Friday, March 6, 2009

It's time to ban logic!

There was a bit of doggie-Dallas furor when Jacquielynn Floyd opined on the issue of pit bulls in one of her columns. She follows up with another column: Balancing the loves and fears....

Floyd has met pit bulls. So far as I can tell, all the ones she's met have been friendly, nice dogs.

Yet because of the inactions of a few, she's willing to reverse her position on BSL - even though all those pit bulls she's met are quite alright, it's time to ban the sale and breeding of pit bulls for "the greater good". It will improve public safety and animal welfare, so Floyd's argument sorta goes (there's also something about being able to go down to the river and not get eaten by tigers in Floyd's civilized society).

The reality of dog bites bear out the truth: Most dogs don't bite and when they do, they generally cause little harm. That linked Colorado survey is based on personal anecdata but put together makes for something a lot more provocative than a simple story or opinion. And the CDC puts hospital visits from dog bites at around 330,000 a year with hospitalization of about 6,000. Out of 300+ million people and 80+ million dogs, that ain't a bad statistic. Between 15-30 people die each year from dog bites. Each death is tragic, but they should not be used as tools of fear against dogs of any kind. An infinitisemally small number of people are killed by dogs, while the overwhelming (I mean it's about 99.999%) majority of us will not be felled by a dog.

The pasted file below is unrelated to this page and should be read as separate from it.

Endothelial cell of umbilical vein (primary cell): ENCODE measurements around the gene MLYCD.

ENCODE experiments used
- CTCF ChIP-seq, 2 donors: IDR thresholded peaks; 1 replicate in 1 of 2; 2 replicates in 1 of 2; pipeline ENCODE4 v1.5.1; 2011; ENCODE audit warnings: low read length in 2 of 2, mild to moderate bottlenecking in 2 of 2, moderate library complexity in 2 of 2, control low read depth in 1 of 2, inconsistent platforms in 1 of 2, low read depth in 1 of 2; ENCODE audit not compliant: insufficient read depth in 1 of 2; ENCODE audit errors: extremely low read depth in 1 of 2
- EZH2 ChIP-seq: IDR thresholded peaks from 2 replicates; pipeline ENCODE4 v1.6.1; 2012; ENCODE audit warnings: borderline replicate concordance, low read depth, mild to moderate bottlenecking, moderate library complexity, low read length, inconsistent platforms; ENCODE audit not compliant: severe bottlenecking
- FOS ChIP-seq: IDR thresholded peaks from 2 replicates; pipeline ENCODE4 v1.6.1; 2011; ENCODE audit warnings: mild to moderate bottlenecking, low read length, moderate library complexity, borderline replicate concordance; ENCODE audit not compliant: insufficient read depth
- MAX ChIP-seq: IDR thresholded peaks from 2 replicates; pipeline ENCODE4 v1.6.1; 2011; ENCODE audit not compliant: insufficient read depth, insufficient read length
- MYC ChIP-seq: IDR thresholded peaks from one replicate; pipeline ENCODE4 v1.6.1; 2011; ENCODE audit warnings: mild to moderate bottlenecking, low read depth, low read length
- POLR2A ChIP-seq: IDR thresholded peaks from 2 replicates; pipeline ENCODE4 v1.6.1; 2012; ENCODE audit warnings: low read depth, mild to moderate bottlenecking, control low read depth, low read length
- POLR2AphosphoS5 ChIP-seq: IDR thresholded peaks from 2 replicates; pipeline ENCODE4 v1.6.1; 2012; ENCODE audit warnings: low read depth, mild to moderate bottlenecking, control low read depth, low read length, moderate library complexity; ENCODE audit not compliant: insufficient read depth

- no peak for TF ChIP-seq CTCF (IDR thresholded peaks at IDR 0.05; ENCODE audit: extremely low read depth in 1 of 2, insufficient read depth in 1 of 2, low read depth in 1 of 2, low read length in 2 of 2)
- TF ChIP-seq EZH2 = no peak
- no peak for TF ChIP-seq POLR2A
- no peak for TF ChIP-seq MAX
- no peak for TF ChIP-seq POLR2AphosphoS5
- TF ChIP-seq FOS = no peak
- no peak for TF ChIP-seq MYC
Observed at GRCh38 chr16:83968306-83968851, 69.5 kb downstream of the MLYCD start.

As to pit bulls - we know they don't all bite. We know that they are a very popular breed, and in many urban areas, are THE most popular breed. The Colorado survey linked above shows that pit bulls are the 2nd most reported biters while labs were the most reported. No one should find it surprising that two of the most popular breeds would comprise the largest percentage of bites. As a portion of their entire breed's population, though, it's not noteworthy. Most Labs and Pit Bulls don't bite or maul people - millions of them just go about living their lives.

People have a right to pick the best dog for their family and lifestyle. Dogs have a right to be judged based on their basic temperament, not on their breed. While I may be an advocate of spaying/neutering (not mandated), choosing to single out a type of dog sends a negative message, something pit bulls and their guardian/owners don't need. More importantly, it does not stop animal abuse nor does it increase public safety. It's a little like putting a cast on a leg that's not broken.

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